The movers are an extension of the motorcycle courier delivery model used by the e-commerce retail companies to the field of general trade, the belly of the market. In this area, the movers are providing an independent and entrepreneurial service to help traditional retailers provide higher service levels to their customers by avoiding stock outs. Essentially, they provide fast delivery of small lots to retailers who run out of stock. They act as a direct pipe between the distributors and wholesalers and the retailers in an on demand fashion.
Movers typically operate with a 1 to 1.5% margin and service a cluster of 50 to 80 retailers, usually in a localised geography. The movers visit these retailers on their bikes almost daily and carry out the work on a pure cash basis. Distributors are also happy to work with movers. There is no capital investment in vehicles. Movers address pockets of geographies and have a strong entrepreneurial need to ensure increased sale. The fact that it is getting established and growing shows that this seems to be a sustainable model. Essentially, they are arbitraging the poor service levels currently in play in the general trade and ensuring the retailer has a higher availability.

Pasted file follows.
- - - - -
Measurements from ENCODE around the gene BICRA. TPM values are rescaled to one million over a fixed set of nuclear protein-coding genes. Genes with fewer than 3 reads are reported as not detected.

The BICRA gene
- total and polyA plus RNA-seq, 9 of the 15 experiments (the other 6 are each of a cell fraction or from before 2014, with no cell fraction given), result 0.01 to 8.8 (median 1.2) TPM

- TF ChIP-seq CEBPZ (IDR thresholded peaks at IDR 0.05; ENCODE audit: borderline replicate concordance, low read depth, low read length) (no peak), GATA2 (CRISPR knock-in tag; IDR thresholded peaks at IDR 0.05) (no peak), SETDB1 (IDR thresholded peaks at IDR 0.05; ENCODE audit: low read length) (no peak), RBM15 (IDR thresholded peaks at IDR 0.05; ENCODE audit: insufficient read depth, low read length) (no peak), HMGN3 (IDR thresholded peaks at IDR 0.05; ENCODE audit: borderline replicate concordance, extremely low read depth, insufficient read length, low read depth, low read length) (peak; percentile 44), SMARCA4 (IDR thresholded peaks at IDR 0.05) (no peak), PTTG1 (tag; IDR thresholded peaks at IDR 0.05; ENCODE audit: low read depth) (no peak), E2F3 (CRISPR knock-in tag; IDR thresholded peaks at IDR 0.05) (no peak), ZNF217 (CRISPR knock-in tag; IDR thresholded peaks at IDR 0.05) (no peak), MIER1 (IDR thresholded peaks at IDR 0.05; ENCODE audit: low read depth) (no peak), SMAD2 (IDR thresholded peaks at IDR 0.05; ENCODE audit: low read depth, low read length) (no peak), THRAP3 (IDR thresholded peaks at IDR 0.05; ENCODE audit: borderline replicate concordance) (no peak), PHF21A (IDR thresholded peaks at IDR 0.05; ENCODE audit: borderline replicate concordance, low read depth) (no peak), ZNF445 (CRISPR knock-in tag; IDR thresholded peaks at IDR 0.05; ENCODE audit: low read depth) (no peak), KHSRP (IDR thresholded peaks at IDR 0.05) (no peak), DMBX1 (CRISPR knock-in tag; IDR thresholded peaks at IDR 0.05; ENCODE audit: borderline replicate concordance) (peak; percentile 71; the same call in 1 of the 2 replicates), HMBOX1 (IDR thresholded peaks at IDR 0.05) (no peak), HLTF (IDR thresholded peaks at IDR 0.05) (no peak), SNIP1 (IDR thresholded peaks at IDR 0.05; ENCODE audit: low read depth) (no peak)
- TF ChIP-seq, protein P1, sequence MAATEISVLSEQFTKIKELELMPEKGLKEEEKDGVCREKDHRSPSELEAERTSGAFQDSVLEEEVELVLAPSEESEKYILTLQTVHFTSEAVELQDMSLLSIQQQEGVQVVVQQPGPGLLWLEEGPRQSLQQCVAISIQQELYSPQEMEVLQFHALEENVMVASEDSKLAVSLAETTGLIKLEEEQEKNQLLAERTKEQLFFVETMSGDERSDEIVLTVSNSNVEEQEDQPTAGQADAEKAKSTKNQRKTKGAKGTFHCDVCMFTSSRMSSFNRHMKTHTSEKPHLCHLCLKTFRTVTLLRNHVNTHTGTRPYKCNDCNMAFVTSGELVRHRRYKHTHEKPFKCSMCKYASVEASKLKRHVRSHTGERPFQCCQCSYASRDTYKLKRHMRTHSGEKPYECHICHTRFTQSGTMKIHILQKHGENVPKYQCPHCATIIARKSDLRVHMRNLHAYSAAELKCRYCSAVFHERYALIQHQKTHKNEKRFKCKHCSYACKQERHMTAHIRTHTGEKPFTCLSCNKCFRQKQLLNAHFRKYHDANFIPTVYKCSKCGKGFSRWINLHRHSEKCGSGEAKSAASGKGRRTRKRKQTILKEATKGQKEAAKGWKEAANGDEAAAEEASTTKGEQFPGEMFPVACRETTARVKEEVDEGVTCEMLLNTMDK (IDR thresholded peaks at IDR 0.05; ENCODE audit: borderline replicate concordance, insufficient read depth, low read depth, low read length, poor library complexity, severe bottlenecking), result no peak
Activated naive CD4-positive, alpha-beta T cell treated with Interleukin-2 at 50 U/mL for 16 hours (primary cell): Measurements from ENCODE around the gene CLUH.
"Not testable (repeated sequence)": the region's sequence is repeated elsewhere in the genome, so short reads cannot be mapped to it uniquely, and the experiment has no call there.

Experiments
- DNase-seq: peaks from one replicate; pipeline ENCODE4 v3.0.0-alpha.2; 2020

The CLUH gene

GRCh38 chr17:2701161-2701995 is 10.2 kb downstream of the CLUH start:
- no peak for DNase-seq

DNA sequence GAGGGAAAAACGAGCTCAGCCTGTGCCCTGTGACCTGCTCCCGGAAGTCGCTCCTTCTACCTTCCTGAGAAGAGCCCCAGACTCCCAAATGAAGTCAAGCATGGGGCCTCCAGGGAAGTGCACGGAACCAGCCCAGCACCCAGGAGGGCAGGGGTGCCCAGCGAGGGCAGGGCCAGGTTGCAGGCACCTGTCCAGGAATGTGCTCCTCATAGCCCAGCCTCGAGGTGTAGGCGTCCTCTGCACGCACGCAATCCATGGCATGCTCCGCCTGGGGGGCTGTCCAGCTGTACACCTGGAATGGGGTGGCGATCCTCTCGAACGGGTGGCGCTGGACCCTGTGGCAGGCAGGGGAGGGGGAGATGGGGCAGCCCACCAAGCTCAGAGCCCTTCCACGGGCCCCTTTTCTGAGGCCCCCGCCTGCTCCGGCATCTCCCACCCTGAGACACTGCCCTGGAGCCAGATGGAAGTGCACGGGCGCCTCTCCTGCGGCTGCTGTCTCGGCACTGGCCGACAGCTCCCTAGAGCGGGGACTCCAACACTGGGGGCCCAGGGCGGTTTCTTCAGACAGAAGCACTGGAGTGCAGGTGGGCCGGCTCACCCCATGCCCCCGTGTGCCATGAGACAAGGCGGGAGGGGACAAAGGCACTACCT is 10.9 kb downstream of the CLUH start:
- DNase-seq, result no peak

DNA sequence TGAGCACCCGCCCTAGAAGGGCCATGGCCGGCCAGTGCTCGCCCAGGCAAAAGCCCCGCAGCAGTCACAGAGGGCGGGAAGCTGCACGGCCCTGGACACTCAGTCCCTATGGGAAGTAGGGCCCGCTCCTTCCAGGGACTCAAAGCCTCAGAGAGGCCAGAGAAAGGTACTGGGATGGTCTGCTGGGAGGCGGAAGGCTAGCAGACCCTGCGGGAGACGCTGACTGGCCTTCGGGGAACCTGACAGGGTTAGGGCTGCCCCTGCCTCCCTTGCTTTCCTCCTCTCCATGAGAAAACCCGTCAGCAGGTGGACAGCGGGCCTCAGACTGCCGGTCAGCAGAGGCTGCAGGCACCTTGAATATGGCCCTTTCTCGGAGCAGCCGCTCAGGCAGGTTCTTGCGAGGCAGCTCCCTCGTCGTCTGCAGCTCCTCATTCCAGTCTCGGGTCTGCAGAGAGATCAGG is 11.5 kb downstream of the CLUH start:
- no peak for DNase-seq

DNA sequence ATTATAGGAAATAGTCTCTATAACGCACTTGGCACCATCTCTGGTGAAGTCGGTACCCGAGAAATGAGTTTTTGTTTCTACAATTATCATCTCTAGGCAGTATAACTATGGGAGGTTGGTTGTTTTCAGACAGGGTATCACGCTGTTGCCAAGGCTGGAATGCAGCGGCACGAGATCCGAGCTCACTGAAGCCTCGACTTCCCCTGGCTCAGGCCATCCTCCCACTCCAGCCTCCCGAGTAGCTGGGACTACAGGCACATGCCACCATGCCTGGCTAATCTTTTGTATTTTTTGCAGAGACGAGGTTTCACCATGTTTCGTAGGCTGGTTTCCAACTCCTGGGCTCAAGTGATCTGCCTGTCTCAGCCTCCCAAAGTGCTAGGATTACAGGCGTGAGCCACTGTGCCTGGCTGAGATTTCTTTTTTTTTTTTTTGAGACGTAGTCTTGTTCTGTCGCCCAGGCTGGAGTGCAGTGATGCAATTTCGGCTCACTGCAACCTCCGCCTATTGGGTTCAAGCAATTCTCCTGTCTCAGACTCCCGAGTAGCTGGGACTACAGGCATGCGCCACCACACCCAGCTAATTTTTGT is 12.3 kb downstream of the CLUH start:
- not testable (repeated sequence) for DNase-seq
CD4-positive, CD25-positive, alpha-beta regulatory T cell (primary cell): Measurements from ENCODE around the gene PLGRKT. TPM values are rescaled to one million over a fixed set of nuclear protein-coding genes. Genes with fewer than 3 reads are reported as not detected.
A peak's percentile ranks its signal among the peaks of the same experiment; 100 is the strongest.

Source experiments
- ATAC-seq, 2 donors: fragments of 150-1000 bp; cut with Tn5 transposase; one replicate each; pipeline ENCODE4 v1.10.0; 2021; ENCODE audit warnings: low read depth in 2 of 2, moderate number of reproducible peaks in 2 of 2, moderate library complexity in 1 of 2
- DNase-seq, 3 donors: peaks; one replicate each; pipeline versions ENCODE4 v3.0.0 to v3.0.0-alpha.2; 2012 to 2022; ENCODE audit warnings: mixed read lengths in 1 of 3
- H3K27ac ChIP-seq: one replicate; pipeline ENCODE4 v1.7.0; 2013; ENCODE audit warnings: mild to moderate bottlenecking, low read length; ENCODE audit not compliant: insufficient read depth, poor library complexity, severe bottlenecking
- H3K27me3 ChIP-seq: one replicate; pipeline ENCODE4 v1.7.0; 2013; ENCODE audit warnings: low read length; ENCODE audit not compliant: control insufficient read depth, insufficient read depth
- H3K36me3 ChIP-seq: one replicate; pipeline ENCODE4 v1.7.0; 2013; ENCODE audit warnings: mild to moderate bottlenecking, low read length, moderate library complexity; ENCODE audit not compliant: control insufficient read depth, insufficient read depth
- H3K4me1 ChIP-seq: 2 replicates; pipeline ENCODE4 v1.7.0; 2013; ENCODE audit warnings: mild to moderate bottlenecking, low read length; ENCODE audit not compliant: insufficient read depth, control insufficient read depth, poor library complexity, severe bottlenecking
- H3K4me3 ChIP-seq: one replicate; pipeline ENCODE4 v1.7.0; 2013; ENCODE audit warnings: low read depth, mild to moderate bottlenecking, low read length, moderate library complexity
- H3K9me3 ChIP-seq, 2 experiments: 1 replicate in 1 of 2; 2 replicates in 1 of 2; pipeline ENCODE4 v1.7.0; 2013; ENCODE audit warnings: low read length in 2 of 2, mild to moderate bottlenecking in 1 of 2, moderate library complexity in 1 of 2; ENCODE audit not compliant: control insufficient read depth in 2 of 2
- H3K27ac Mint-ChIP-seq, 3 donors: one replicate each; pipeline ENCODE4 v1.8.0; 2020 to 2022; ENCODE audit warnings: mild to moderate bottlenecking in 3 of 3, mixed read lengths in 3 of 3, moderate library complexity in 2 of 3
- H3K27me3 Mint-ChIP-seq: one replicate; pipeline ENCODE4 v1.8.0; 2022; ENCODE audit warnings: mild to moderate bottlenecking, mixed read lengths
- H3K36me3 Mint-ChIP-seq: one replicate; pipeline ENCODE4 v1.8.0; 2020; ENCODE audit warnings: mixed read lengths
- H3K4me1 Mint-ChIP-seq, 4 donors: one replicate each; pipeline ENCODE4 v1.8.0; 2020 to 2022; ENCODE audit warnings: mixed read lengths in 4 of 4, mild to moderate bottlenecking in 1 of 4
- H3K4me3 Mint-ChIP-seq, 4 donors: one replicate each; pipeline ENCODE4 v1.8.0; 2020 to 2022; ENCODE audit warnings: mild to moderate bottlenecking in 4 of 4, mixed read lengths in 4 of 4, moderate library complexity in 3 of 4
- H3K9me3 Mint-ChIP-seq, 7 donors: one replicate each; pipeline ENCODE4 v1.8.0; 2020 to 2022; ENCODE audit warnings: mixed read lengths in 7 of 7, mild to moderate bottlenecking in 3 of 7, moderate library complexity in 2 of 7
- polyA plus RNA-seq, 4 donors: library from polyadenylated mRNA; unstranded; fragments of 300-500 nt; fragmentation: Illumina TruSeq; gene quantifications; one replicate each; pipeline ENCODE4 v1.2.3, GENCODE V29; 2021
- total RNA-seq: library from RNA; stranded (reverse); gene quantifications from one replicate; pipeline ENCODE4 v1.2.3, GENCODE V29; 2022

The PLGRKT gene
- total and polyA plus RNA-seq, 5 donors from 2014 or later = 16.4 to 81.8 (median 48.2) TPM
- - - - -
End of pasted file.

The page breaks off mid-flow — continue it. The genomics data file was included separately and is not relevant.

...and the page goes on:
Is this the way of the future?
Will distribution models in retail lean increasingly towards movers? Are traditional models of distribution outdated and do they need to be scrapped? While all this sounds quite dramatic, it is highly unlikely. Firstly, the markets in India still need an extreme cost focus to maintain price points. Secondly, the sheer volumes of goods cannot be transported on motorcycles. And, thirdly, the ability to bring enhancements through any form of technology will be difficult if there are thousands of independent delivery people in a market.
So what is likely to happen? Retailers are likely to continue to work with movers, but can only leverage them to meet shortages for specific needs – meeting the requirement of a valued customer, ensuring a reputation of consistent availability or stocking items that sell is very small volumes eliminating the need for the retailer to send someone to a wholesaler.
Evolution can also take place. Movers are likely to get aggregated using mobile technology, just as taxi services have been. Some may move up the volume scale and get a small fleet of motorcycles or mixed vehicles, becoming specialist local distributors. Given the congestion and traffic density of many Indian markets, it may make sense for localised delivery agencies to take over small crowded areas.
Finally, they may be harnessed by manufacturers directly in select cases. HUL has online sale of Aviance, Ayush and Lever Home products. Specific markets could potentially be linked with such movers for delivery to homes and pick up points.
What is clear though is that movers are exploiting a weakness in the traditional distribution model. The result is a better service level of customers. So, this could be the starting point for further change in distribution and delivery models. Movers still have the potential to shake things up.
The author is Partner & Managing Director – Indian Operations, CGN & Associates India Pvt Ltd